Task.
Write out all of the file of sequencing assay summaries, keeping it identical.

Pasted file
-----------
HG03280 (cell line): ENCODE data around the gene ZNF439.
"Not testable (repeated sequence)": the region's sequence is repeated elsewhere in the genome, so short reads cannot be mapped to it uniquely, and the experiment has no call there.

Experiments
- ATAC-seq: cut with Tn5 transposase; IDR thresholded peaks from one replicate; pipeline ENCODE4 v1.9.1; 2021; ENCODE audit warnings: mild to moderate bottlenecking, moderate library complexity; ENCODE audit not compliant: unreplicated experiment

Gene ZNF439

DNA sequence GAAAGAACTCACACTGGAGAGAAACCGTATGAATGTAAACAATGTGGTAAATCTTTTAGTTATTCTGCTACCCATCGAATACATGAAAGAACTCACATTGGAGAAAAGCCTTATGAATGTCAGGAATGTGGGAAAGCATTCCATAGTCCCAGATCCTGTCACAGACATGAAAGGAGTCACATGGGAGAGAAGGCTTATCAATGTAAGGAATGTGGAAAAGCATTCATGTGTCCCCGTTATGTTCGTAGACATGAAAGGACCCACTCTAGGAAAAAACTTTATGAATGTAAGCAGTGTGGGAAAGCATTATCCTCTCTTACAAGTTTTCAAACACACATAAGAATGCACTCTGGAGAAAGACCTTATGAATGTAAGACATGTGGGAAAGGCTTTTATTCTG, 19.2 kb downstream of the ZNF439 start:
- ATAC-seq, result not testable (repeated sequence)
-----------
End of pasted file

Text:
HG03280 (cell line): ENCODE data around the gene ZNF439.
"Not testable (repeated sequence)": the region's sequence is repeated elsewhere in the genome, so short reads cannot be mapped to it uniquely, and the experiment has no call there.

Experiments
- ATAC-seq: cut with Tn5 transposase; IDR thresholded peaks from one replicate; pipeline ENCODE4 v1.9.1; 2021; ENCODE audit warnings: mild to moderate bottlenecking, moderate library complexity; ENCODE audit not compliant: unreplicated experiment

Gene ZNF439

DNA sequence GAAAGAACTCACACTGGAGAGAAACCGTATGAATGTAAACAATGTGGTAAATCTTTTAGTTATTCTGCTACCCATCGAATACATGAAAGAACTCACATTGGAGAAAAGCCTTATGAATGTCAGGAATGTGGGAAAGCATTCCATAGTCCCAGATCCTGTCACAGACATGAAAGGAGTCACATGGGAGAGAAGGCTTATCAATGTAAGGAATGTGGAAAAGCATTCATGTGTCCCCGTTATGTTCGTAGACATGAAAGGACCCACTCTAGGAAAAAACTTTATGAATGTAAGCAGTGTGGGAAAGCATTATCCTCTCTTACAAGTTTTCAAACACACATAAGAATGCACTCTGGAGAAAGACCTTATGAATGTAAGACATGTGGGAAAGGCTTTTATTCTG, 19.2 kb downstream of the ZNF439 start:
- ATAC-seq, result not testable (repeated sequence)